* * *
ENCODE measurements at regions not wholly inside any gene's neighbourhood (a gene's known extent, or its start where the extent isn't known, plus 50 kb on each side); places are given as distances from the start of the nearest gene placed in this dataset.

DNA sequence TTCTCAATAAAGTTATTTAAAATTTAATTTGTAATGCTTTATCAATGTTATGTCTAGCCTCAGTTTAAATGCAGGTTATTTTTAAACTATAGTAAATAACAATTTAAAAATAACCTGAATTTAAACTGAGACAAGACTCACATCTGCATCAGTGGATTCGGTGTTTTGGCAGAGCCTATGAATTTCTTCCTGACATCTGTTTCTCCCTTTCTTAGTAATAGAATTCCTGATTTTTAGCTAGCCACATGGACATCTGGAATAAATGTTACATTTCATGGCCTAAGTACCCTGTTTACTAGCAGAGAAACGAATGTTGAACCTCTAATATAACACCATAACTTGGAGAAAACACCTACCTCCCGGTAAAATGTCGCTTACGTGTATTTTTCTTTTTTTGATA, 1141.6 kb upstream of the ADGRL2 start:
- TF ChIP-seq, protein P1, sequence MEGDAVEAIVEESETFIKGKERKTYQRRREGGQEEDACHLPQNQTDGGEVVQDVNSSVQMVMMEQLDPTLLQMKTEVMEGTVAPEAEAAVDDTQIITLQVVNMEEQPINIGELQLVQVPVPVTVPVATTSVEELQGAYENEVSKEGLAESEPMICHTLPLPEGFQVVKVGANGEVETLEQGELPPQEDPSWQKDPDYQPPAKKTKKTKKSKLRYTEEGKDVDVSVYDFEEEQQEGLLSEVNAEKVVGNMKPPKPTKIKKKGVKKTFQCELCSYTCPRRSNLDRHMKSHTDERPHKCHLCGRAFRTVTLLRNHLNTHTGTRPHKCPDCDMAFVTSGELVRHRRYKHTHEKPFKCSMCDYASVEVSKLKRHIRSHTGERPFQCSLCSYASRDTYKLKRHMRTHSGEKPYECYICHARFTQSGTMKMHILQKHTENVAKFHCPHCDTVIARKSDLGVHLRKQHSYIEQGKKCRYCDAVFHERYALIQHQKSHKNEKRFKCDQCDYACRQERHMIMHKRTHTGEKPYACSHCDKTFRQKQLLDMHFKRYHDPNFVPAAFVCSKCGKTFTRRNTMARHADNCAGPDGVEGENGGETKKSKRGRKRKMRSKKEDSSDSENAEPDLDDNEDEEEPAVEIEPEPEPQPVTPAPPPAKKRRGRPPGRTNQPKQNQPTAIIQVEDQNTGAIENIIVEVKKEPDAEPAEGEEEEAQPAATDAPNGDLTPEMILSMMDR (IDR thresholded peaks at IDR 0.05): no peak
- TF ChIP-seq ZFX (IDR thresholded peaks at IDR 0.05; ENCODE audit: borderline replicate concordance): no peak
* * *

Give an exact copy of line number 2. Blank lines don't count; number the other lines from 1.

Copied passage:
DNA sequence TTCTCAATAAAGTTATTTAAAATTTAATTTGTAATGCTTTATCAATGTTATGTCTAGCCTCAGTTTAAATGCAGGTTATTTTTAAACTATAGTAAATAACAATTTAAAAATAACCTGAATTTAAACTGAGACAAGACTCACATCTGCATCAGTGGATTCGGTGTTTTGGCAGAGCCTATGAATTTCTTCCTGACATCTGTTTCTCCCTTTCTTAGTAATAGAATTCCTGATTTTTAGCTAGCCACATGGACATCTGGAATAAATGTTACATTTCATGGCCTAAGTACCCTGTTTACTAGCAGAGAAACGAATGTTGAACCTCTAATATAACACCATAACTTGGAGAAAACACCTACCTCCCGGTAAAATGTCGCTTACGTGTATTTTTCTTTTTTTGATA, 1141.6 kb upstream of the ADGRL2 start: